Hugh Penton and the corporate defendant have agreed to settle the FTC’s charges.  The order bars them from misrepresenting the efficacy of any product advertised to teach reading or speech, enhance cognitive ability, or provide a broad variety of other benefits.  Here’s a provision FTC remedies watchers will find interesting:  The order bans their further use of the trade name “Your Baby Can Read!”

The settlement also imposes a $185 million judgment, the company’s gross sales since January 2008.  Once the corporation pays $500,000, the remainder will be suspended due to its inability to make additional payments because of its failing financial condition.  Your Baby Can has represented that it’s going out of business, but if it turns out the financial information it gave the FTC was false, the full amount of the judgment will become due.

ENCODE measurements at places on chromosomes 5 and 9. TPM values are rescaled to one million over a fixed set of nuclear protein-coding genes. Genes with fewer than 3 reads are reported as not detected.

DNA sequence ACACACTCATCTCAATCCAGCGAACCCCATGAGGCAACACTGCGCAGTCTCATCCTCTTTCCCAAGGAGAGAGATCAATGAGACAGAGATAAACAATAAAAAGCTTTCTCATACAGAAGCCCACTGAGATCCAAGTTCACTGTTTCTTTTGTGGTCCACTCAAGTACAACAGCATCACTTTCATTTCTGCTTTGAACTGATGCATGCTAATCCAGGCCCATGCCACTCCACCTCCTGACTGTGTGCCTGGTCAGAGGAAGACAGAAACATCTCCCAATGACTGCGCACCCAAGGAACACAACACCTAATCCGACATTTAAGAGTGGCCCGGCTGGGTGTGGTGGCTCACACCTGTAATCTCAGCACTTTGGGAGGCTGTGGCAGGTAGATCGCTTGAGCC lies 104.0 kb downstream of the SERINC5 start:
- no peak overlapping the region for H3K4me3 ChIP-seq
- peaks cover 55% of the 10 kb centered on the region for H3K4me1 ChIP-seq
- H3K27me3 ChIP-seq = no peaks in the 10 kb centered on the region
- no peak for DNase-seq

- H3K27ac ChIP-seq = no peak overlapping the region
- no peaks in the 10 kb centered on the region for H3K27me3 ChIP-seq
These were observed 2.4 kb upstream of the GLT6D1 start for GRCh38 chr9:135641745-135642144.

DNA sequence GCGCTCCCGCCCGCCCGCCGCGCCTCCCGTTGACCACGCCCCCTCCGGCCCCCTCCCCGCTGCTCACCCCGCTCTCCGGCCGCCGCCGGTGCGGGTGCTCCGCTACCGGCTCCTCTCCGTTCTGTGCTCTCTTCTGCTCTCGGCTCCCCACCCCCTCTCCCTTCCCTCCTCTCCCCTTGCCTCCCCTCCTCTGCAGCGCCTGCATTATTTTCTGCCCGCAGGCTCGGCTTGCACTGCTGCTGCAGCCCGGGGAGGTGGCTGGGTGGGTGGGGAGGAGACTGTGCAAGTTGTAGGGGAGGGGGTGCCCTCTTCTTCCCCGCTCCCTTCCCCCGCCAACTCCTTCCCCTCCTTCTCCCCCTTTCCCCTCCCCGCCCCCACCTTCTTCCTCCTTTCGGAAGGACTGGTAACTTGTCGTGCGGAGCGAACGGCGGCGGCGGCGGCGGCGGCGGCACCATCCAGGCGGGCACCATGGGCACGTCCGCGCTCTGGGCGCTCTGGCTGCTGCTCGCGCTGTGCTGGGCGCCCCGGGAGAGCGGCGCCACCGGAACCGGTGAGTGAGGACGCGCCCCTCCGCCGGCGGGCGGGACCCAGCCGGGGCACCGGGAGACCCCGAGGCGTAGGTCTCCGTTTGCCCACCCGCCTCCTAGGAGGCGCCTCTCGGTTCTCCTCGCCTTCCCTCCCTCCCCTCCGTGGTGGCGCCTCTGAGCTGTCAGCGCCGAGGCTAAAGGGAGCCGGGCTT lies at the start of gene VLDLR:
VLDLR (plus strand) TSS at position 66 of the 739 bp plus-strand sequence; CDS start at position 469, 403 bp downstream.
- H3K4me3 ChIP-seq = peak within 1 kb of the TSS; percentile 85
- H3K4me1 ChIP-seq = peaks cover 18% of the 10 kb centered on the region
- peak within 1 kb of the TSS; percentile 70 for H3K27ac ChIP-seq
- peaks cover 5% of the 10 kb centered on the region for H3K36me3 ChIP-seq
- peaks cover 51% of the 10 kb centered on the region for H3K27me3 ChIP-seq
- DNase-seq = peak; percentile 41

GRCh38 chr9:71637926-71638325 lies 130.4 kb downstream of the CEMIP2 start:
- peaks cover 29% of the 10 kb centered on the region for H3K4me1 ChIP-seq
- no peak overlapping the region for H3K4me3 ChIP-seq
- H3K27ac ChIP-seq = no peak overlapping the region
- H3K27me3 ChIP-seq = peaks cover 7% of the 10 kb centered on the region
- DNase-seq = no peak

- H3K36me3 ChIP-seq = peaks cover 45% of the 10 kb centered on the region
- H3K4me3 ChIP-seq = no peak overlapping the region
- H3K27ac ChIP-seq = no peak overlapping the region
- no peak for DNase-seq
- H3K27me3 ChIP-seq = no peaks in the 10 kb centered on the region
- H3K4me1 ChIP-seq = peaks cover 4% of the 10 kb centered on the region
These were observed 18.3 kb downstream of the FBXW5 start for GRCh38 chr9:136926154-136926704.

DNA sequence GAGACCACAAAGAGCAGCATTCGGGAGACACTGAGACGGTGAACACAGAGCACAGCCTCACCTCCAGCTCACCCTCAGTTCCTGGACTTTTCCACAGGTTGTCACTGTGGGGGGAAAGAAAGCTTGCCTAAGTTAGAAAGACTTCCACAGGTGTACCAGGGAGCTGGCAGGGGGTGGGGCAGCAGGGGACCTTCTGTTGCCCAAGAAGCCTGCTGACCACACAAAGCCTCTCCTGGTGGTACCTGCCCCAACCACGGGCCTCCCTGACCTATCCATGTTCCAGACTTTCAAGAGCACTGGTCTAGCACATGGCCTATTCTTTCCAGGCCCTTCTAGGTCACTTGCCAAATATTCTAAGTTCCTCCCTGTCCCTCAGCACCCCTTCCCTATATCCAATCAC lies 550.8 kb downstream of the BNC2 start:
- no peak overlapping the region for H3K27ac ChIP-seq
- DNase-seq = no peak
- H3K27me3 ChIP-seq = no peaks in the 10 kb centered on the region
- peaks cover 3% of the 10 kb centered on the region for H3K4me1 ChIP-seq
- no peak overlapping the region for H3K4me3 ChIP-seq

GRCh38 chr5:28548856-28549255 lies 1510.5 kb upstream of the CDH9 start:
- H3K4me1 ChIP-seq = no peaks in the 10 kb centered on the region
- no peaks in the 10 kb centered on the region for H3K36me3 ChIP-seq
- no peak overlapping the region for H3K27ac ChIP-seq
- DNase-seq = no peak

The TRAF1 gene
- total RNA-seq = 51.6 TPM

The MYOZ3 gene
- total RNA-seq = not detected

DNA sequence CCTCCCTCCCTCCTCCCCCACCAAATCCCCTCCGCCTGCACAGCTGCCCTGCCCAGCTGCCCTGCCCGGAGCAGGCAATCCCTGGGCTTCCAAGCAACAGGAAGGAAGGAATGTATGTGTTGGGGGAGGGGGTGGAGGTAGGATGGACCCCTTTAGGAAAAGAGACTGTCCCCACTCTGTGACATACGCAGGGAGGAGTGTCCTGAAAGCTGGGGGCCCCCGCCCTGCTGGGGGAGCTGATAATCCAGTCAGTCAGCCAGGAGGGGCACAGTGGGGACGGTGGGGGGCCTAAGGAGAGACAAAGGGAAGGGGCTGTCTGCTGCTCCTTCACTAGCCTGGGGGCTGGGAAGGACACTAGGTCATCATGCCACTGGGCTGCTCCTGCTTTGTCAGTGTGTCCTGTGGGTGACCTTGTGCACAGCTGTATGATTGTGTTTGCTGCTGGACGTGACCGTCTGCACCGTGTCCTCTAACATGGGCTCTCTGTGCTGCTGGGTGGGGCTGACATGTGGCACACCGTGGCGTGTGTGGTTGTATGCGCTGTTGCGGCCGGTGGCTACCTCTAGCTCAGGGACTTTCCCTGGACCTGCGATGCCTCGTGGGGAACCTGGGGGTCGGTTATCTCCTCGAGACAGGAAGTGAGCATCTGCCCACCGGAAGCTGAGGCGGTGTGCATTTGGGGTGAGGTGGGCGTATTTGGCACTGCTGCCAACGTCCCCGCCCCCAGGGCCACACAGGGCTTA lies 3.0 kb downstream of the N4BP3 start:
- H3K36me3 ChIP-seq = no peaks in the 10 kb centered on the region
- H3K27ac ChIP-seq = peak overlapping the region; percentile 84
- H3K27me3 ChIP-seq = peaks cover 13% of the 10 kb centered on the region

The FTC’s lawsuit against Dr. Titzer is pending in federal court in California.

 

7 Comments

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Interesting, how goes with lawsuit and court right now?

Regards,

Sarah

Hi, Sarah. The case is currently scheduled to go to trial in August.